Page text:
I previously interned for the city of Orlando and was referred by my supervisor to the Amway Center. To be honest, the entire experience was priceless. I gained more knowledge about the real world and had the opportunity to encounter people I would have never had the chance otherwise. It was an invaluable internship that I will remember for a lifetime.
Yes, [I think that the internship helped me get the job I have now]. My work ethic and social media roots come from the Amway Center experience I gained.
Orlando Home & Leisure
Editorial assistant intern, May to December 2011
College credit: Optional
Hours: Two days per week
Orlando Home & Leisure was the best local experience I’ve ever gotten. I started out as a regular summer intern, and I decided to stay with them through fall because I liked the publication so much, and they liked me.
It opened a lot of doors for me. In September, I became the fashion writer – anything happening in Orlando that was fashion-related, I covered. I wrote about September Fashion Week, Park Avenue Fashion Week.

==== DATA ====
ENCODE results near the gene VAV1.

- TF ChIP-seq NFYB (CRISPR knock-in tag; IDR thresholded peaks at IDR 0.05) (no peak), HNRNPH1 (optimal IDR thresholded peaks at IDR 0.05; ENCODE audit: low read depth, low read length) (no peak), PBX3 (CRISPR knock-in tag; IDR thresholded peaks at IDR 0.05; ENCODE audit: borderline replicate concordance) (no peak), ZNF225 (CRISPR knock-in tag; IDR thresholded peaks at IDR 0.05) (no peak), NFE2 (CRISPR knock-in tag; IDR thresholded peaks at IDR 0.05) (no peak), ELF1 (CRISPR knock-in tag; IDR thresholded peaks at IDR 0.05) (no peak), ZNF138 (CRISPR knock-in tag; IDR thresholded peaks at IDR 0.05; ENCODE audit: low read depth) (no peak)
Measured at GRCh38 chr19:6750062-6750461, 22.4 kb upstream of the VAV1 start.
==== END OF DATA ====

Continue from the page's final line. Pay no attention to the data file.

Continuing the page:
I went to every fashion shoot I could. I helped the stylist dress models, and they used some of my own fashion picks. I also got to go on a media trip in St. Augustine for a week. I would go on a tour and then write a city guide for the publication.
They really, really let me do a lot. Most of the stuff on my résumé is stuff I did for them.
Editorial intern, January to April 2012
College credit: Optional
Hours: Two days per week
I didn’t do as much with them because they’re sort of a bigger magazine. I did a lot of copy editing, and I did a lot of fact checking and a lot of stuff for the Web. I did write three pieces for them.
It was the last place I could intern locally, so when it ended, it was time to take things to the next level – New York.
Fashion editor assistant intern, May to July 2012
College credit: Required, received three credit hours
Hours: Monday through Friday, 9 a.m. to 7 p.m. or later
I sent out about 52 packets to anywhere I could think of, anyone’s name and any email addresses I could get a hold of. I spent hours and hours and hours researching online during Christmas break, and in January, I sent the packets out.
I ended up hearing back from about 13 publications, but Marie Claire [in New York City] was actually the first interview. It was about a 30-minute phone interview, and she let me know on the spot that I had it. I accepted right away because I didn’t want to risk shopping around. I just felt lucky I got it in the first place.